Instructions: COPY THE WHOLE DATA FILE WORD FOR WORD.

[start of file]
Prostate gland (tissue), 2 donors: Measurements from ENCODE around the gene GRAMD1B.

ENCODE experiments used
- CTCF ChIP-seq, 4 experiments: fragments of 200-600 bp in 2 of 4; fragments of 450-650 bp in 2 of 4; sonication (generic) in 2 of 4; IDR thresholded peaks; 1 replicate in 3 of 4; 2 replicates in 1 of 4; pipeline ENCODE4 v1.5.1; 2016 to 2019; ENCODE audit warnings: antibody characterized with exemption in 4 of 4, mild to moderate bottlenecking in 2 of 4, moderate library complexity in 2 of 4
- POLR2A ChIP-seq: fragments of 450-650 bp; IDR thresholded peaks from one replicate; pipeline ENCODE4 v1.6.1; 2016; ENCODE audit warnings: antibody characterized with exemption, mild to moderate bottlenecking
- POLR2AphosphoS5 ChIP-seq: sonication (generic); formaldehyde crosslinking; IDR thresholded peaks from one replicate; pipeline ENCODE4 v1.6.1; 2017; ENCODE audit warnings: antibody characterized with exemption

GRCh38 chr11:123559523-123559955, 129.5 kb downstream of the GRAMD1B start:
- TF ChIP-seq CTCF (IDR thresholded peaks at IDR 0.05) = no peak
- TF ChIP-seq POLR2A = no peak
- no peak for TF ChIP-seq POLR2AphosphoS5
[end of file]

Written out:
Prostate gland (tissue), 2 donors: Measurements from ENCODE around the gene GRAMD1B.

ENCODE experiments used
- CTCF ChIP-seq, 4 experiments: fragments of 200-600 bp in 2 of 4; fragments of 450-650 bp in 2 of 4; sonication (generic) in 2 of 4; IDR thresholded peaks; 1 replicate in 3 of 4; 2 replicates in 1 of 4; pipeline ENCODE4 v1.5.1; 2016 to 2019; ENCODE audit warnings: antibody characterized with exemption in 4 of 4, mild to moderate bottlenecking in 2 of 4, moderate library complexity in 2 of 4
- POLR2A ChIP-seq: fragments of 450-650 bp; IDR thresholded peaks from one replicate; pipeline ENCODE4 v1.6.1; 2016; ENCODE audit warnings: antibody characterized with exemption, mild to moderate bottlenecking
- POLR2AphosphoS5 ChIP-seq: sonication (generic); formaldehyde crosslinking; IDR thresholded peaks from one replicate; pipeline ENCODE4 v1.6.1; 2017; ENCODE audit warnings: antibody characterized with exemption

GRCh38 chr11:123559523-123559955, 129.5 kb downstream of the GRAMD1B start:
- TF ChIP-seq CTCF (IDR thresholded peaks at IDR 0.05) = no peak
- TF ChIP-seq POLR2A = no peak
- no peak for TF ChIP-seq POLR2AphosphoS5